Publisher: Helen Treharne
Publishing Date: August 2014
Publisher Description: It’s no small surprise then when, Sophie, on a post relationship break-up, mini-break to Antwerp, she pursues a pair of thieves who steal her friend’s handbag. But this is only the start of her world being turned upside down. Ripped from the streets into a dark alley she is violently attacked, barely alive when quirky Irish bar worker, Michael Kelly, stumbles across the scene.
Review: Here is a writer that has a lot of talent but needs a good editor in order to limit the amount of dialogue, coupled with finite descriptions. I get that this is a UK thing where getting dragged through verbose renditions about your job, boyfriend, cats and internal ruminations about life in general are pretty standard fare. The length to which this is rendered overshadows a wonderful story line, and I suspect, an interesting character. Usually (who am I kidding, always) I give a novel a DNF with excessive dialogue, yet for some reason I couldn’t put it down. Sophie is interesting when she is revealed through the movement, which sadly, is sporadic. The few scenes where she has confrontations with vampires is really well done, then its back to cats, neighbors, giving a months notice at her job and where she lives and pining about Mickey. While making a cheese sandwich for an upset neighbor and spying undies in her friends handbag may be interesting topics for octogenarians and perverts, it really holds no relevancy and undermines a good story line.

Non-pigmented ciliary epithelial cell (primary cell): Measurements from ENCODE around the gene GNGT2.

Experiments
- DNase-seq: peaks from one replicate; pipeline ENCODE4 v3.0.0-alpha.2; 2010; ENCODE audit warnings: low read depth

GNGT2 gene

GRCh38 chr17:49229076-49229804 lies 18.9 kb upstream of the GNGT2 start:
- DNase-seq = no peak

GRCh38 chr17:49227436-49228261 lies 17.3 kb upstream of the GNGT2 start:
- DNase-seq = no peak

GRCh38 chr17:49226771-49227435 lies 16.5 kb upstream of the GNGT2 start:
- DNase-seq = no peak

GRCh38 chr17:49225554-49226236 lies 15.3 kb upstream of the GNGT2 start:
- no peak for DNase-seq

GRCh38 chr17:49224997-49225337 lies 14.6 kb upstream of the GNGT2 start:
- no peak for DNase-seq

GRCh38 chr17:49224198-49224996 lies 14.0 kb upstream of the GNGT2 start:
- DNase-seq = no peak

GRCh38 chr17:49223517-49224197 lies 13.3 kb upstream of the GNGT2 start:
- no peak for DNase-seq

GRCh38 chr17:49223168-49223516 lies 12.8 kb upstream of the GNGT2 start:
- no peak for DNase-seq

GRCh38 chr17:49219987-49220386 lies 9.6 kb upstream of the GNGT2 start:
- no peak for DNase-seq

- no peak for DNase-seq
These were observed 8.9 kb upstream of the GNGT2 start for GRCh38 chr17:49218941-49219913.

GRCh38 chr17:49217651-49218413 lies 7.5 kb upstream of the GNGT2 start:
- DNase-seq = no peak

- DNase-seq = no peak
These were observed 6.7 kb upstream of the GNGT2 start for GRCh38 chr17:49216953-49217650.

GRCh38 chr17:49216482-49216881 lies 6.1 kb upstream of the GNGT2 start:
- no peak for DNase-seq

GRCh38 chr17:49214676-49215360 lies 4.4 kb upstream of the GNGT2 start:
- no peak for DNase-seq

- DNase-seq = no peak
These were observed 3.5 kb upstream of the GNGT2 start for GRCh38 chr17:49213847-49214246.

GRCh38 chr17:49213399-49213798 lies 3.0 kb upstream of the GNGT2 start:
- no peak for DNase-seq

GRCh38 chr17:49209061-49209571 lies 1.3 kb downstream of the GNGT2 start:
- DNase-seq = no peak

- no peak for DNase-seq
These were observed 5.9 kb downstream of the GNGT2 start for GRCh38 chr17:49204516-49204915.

So beneath all the dialogue and inconsequential crap lurks a really good story, interesting characters that need to expand in scope and good world building if not suffocated by dialogue. One of my notes while reading this is that it should be called “Bridget Jones, Vampire Slayer”. I had a good laugh when Sophie mentions the same thing.
I am going to go out on a limb here, in hopes that the movement picks up in the series and give this 4 stars, so don’t let me down, Treharne.